Just got some incredibly good news about this project, along with an indication that it might see print earlier.

I'll share as soon as I'm allowed. Mostly I just wanted a chance to say "bloody hell."

January 1967

Over at his blog, Marvel Comics editor Tom Brevoort lists the entire Marvel output the month he was born -- 40 years ago.

As he points out, you could get the entire Marvel line each month for a buck twenty. Looking at that list, I either bought or read (thanks to a neighbor) every one of those titles, with the exception of Sgt. Fury. The Tales to Astonish cover doesn't ring a bell either, and I almost always read it, more for the Hulk than the Sub-Mariner, but, as Brevoort points out, the distribution sucked mightily in those days. If Scott Drugs or Kanouse Drugs didn't carry it, I never saw it.

Saturday, January 20, 2007

The Silver Surfer's Nuts

This is allegedly a video capture from the Hi-Def trailer for the new Fantastic Four movie:

Who does that Surfer think he is -- Britney Spears?

Dark Harvest by Norman Partridge

When Dark Harvest opens, we’re introduced to a scenario that seems familiar by horror standards: October. A small town. A young, angry protagonist. A ritual that keeps the small town thriving, though at the costs of a few lives.

Okay, I thought. I’ve seen this before, or stories quite close to it. The Halloween sub-genre is a particular favorite, one that a few writers – particularly Al Sarrantonio – have mined successfully. If this was what Dark Harvest was going to be, I was good with that.

But about a third of the way through, Norman Partridge turned the classic horror tropes on their head, then shoved them down the garbage disposal.

Dark Harvest isn’t about the young, angry kid. The star of the show is someone totally unexpected. Expectations are flipped upside down, and we’re given something we very rarely see: a truly fresh idea.

And all of this is powered by Partridge’s lean and mean prose. You can almost visualize the narrator spinning his tale, leaning against a brick wall, hair slicked back, a pack of unfiltered Camels rolled in the sleeve of a t-shirt so white you have to squint to look at it, scuffed motorcycle boots ready to stomp you if you interrupt him.

Dark Harvest is like a rumbling muscle car (running on leaded gasoline, natch) driving without headlights through the moonless night. You don’t know where this ride is taking you. All you can do is grab something and hang on -- there are no seat belts here.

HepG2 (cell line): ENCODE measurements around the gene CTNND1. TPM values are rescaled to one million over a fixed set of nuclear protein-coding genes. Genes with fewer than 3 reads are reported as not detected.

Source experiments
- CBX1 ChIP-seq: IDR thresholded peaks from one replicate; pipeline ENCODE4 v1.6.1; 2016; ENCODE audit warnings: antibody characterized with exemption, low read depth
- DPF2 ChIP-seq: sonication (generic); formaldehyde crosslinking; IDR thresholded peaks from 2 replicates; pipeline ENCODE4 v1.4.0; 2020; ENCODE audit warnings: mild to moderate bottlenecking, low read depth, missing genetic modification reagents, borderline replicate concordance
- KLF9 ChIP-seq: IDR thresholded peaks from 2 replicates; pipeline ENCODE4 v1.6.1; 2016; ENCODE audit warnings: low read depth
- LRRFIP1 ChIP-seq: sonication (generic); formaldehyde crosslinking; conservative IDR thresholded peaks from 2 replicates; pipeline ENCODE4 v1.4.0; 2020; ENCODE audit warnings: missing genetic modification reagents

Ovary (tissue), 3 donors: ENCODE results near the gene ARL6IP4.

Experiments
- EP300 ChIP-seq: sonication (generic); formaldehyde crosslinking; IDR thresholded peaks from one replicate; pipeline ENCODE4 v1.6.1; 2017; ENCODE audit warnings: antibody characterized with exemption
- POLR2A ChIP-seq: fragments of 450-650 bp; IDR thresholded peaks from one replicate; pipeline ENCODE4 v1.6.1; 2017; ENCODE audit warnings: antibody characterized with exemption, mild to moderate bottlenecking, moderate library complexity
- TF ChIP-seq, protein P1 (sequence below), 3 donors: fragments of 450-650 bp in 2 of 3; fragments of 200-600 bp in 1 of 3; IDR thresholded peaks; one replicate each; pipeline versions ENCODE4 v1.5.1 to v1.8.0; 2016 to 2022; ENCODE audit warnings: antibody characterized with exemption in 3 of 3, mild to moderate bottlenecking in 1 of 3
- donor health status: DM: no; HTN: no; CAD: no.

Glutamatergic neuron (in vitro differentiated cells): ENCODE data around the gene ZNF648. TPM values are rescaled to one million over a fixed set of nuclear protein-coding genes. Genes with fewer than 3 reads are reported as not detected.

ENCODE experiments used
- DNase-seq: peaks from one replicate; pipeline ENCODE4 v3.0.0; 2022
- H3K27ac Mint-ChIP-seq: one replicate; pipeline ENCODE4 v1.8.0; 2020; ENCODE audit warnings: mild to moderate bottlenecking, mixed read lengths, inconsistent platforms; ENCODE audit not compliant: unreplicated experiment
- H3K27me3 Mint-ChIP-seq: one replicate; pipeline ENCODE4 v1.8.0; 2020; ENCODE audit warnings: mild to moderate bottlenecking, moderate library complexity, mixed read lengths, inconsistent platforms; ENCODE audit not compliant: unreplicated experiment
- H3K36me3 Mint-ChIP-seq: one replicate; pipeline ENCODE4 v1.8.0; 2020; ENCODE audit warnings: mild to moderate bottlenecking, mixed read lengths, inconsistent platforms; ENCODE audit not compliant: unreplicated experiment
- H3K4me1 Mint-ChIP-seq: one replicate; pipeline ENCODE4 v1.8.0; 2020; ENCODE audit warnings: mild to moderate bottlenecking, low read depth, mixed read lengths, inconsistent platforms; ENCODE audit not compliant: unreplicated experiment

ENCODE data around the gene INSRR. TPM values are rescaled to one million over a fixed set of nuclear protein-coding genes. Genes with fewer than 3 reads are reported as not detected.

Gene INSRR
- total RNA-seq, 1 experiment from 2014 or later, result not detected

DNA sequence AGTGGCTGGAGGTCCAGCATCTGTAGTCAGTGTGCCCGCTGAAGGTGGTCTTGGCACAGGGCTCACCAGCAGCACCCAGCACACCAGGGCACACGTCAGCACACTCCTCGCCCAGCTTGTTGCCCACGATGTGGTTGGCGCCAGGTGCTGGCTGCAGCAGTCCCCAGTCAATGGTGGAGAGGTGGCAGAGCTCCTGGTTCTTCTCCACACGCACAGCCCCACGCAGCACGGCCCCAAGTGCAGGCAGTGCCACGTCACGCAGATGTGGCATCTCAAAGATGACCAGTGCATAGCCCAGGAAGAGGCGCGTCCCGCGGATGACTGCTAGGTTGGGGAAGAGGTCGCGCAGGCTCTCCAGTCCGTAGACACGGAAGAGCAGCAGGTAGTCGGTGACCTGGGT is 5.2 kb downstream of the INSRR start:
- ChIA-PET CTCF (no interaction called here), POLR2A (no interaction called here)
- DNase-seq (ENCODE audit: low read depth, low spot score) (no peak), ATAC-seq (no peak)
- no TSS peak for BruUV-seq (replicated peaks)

But the driver is a master. And, at the end of the road, you’ll be glad you took the trip.

Dark Harvest is a relatively short novel, or maybe a long novella. Regardless, it’s some of the best horror writing I’ve encountered. Partridge – always a fine craftsman– just keeps getting better.

Highly recommended.

Jane Espenson

She writes some of the funniest dialogue on TV. She's a veteran of Buffy, Angel, Gilmore Girls, Battlestar Galactica and a ton of other shows. And she has a great blog.

Many of the points Jane Espenson makes about writing scripts can be applied to prose, from plotting choices to timing.

I stop by every few days. It's a worthwhile destination for any writer.

Tuesday, January 16, 2007

Get Some White Out

I finally read my story in Horror Garage #12. Or I started it. Here's what I found on the first page:

"You're kidding, right? That's Inhabit Crane."

If you're keeping score at home, the correct line should be:

"You're kidding, right? That's Ichabod Crane."

Feel free to change your copy.

Sunday, January 14, 2007

Well, They Did It In Maybery

Originally published in Bridges magazine.

This is the absolutely 100% true story of how my wife almost didn’t become my wife because of a Sunday drive and a country tradition.

Before we begin, I must say I never considered myself as particularly country or hillbilly, despite growing up in a small Kentucky town. Though we did our fair share of fishin’ and huntin’, I watched Star Trek, collected comic books and pretended I was a disc jockey. Not exactly qualities that get you a seat by the see-ment pond at the Clampett’s mansion, right?

I get the feeling, though, that Norma Kay thought we were a bunch of possum-eatin’, cousin-marryin’ yokels. While we may have tried possum once at a family reunion, there was absolutely no cousin-marryin’ in our lineage. Well, if you don’t count Uncle Edsel. The less said about him, the better.

Anyway, back to the cataclysmic event that almost wrecked my impending marriage.

Back in the day – as the kids say – there was a quaint family tradition known as The Sunday Drive. This involved packing up everybody in the immediate family into the car for a trip to destinations unknown. My father loved the Sunday drives. He was a nut for them. Dad’s Sunday drives started sometime around lunch and could easily last until supper. While the itinerary varied each week, we would eventually end up on a two-lane (or fewer) road up some hollow, where we would inevitably stop for snacks at a combination gas station/bait shop/taxidermist.